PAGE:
Machine learning has created exciting prospects for industry, science and humanity.
It’s also hyped and heavily marketed in misleading ways. There have been some concerns that companies such as Startup Engineer.ai are misleading the public about the extent of their AI capabilities to attract funding and customers. Artificial intelligence is loosely defined, and that’s breeding a lot of confusion.
With conflicting messages, corporate leaders should take some time to learn what AI is, and what it is not. Machine learning is a branch of artificial intelligence based on the idea that systems can learn from data, identify patterns and make decisions with minimal human intervention, according to the analytics and software company SAS Institute. The important distinction is that machine learning systems can operate with “minimal” — but not “no” human intervention.
A venture capitalist in this space, Benedict Evans, writes a fairly digestible description of this important distinction and the problem of AI bias. An analogy he uses is the drug-sniffing dog at airports.
“Machine learning is much better at doing certain things than people, just as a dog is much better at finding drugs than people, but you wouldn’t convict someone on a dog’s evidence. And dogs are much more intelligent than any machine learning,” he wrote.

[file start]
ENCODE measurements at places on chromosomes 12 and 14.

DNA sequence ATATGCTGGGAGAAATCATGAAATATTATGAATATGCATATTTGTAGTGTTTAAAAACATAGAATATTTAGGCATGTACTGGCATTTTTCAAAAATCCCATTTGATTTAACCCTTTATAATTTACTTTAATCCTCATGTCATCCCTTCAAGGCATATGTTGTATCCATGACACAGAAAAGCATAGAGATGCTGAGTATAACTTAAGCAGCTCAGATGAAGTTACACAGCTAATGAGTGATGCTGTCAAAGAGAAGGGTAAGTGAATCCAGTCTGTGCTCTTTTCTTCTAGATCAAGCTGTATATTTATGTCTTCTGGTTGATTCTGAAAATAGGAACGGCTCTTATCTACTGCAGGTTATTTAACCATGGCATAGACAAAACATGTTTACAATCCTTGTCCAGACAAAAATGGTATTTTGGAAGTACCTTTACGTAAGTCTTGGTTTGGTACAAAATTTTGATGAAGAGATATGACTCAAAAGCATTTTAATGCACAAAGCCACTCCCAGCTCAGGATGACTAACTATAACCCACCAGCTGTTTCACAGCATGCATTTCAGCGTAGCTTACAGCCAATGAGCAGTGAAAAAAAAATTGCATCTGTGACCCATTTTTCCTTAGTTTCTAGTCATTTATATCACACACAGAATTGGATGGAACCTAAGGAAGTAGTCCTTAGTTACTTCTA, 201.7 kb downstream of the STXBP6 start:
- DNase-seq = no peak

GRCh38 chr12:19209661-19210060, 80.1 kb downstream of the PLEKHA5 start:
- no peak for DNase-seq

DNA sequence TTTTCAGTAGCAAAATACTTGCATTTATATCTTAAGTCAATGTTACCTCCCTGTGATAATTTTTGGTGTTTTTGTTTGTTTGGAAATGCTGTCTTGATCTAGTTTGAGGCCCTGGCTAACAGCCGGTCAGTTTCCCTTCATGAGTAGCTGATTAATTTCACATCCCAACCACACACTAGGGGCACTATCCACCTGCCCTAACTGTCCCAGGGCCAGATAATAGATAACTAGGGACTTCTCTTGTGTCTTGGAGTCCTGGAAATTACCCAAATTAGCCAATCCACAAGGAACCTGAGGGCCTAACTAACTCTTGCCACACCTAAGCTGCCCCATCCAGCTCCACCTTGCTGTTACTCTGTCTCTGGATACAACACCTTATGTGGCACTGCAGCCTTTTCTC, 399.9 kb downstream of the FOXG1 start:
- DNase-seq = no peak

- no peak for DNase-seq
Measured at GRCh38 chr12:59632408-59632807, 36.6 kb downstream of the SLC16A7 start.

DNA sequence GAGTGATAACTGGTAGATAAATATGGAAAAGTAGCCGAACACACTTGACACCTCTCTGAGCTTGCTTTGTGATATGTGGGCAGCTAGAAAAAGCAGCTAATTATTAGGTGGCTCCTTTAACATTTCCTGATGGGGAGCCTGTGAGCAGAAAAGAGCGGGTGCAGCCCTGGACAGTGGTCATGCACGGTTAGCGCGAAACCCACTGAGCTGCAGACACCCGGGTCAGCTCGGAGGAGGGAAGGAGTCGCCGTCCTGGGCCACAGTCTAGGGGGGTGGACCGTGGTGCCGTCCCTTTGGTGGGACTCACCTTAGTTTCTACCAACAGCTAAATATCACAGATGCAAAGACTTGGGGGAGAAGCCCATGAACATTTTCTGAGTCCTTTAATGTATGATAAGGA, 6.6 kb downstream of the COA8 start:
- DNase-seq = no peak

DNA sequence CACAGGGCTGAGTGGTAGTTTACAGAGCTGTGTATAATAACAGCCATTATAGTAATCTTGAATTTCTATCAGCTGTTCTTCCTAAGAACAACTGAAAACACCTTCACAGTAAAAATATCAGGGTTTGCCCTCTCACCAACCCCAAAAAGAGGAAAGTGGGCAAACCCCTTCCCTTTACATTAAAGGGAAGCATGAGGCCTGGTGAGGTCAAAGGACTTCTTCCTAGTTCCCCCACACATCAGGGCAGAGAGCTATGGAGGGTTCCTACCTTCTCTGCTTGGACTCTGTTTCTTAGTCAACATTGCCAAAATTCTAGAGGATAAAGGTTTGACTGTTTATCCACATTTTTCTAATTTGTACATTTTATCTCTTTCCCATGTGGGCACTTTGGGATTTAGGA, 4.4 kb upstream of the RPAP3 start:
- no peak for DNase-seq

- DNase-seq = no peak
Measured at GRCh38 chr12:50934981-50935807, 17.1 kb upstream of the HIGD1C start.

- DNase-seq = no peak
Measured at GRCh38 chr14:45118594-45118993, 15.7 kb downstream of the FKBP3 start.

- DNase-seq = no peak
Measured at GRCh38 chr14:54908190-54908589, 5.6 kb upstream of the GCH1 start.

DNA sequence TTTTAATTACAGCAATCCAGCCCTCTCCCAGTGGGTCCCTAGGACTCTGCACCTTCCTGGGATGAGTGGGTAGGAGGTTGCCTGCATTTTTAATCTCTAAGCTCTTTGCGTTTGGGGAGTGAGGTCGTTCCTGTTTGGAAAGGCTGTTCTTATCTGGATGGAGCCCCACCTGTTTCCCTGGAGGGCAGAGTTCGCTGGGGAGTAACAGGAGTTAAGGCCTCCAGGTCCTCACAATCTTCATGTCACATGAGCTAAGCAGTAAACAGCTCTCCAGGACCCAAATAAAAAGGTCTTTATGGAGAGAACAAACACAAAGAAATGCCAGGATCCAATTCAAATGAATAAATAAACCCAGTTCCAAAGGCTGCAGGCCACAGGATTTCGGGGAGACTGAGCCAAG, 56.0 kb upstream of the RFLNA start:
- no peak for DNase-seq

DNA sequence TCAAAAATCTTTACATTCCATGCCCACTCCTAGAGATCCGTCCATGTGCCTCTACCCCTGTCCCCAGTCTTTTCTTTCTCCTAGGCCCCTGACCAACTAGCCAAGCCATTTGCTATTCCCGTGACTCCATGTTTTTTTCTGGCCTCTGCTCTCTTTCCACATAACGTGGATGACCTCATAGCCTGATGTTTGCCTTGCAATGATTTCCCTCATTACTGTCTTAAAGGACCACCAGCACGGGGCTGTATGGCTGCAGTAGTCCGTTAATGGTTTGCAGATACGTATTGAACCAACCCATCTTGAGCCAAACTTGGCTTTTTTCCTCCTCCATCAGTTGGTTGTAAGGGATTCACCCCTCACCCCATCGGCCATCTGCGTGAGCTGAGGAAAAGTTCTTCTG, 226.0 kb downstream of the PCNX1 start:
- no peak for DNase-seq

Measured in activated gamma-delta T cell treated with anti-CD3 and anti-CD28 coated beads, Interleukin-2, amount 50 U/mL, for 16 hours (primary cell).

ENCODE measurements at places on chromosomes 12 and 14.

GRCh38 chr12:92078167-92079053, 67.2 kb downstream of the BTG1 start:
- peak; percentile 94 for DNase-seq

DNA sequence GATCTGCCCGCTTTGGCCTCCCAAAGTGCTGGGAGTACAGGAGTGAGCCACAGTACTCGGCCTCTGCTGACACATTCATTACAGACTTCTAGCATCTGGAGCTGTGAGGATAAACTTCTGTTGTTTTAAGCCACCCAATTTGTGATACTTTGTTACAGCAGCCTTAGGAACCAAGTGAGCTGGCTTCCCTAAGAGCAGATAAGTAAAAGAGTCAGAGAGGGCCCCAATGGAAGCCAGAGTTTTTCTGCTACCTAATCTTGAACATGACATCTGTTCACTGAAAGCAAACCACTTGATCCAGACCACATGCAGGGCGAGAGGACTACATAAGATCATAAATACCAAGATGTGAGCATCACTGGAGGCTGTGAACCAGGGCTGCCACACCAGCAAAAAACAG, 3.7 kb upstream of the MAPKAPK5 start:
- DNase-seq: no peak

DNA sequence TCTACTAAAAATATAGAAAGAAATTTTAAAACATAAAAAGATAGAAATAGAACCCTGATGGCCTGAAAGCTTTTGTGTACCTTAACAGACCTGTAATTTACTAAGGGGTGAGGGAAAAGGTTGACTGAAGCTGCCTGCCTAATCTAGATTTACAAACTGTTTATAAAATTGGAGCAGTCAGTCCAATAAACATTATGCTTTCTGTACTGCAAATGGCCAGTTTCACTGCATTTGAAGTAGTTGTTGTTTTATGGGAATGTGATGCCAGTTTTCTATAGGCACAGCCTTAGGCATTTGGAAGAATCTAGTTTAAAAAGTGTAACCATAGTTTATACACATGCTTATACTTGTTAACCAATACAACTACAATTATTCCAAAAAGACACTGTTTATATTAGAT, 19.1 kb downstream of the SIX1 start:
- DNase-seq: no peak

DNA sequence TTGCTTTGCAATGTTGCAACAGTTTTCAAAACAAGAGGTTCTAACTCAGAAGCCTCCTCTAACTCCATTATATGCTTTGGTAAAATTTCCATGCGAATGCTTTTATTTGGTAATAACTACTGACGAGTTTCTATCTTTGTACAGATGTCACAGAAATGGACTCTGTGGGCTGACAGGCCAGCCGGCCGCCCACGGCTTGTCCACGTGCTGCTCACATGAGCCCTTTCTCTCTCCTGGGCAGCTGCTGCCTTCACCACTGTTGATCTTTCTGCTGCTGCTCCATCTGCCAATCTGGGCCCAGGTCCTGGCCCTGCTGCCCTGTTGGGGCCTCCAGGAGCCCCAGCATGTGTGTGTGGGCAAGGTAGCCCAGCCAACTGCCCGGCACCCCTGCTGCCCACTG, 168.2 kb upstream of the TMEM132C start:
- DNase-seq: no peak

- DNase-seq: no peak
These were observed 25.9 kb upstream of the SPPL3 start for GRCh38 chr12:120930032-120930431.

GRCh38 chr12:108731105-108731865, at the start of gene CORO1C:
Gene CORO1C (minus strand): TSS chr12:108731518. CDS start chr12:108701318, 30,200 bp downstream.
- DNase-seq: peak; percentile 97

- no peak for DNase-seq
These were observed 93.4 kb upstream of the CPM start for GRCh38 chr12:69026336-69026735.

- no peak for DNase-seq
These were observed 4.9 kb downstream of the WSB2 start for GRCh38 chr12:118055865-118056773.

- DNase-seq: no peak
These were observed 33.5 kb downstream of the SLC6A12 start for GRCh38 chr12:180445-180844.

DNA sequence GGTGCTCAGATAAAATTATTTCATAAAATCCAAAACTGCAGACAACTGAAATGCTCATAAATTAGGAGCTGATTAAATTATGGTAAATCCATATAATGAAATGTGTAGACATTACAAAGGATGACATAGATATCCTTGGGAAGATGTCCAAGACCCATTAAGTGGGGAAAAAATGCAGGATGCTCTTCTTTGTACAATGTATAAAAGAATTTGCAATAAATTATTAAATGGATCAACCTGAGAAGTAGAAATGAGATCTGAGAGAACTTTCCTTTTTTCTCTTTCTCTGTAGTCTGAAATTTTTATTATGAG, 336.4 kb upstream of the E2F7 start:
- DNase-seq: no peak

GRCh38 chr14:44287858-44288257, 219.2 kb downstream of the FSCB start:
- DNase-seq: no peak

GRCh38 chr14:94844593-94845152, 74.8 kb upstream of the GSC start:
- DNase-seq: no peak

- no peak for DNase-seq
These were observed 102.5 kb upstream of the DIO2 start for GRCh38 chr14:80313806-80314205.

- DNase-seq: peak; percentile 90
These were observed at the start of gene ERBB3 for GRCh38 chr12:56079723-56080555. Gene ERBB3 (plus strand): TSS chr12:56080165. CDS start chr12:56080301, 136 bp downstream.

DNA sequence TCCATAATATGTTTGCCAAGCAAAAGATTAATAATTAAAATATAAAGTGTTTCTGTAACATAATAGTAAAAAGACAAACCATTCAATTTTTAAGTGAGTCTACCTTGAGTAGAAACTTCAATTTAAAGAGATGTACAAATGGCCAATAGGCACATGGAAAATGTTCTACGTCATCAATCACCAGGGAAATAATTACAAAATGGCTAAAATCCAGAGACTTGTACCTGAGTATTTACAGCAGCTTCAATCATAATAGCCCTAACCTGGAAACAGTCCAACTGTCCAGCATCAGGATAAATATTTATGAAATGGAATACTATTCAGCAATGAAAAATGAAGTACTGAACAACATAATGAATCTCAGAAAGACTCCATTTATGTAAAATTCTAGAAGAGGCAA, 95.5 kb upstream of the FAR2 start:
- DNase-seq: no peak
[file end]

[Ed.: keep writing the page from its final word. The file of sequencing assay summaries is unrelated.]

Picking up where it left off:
AI is deployed in the marketplace, and it’s not quite the stuff of science fiction yet. It’s used in spam filters, in Google Maps and in voice recognition software such as Amazon.com’s Alexa and Apple’s Siri. Google Mail now offers three brief, automated responses to any email; users are free to select them to speed up communications or ignore them.
Robo-advisors and other wealth managers use AI to select portfolios. On the back end, companies use AI to detect fraud. Companies such as Mitek Systems use AI for digital identification verification and for mobile banking deposits. Some companies use robotic process automation to quickly scan documents or perform other tasks that slow humans down.
The potential use-cases for AI are much greater than those examples. A few companies are experimenting with driverless cars on roads now across the United States; the technology has the potential to revolutionize driving, not to mention transit management, logistics and other industries. But for now, drivers need to stay alert so they can react should a problem occur. It’s not enough to let the computer make all its own decisions.
“The brittleness of today’s systems means companies must also devote considerable resources towards understanding the situations under which they may fail and constructing the necessary cushioning to minimize the impact of such failures on the applications themselves,” writes Kalev Leetaru, a former senior fellow at the George Washington University Center for Cyber and Homeland Security. Perhaps, he suggests, we should not so much use the term “revolution” when it comes to machine learning as “evolution.”
The cyborgs aren’t here yet.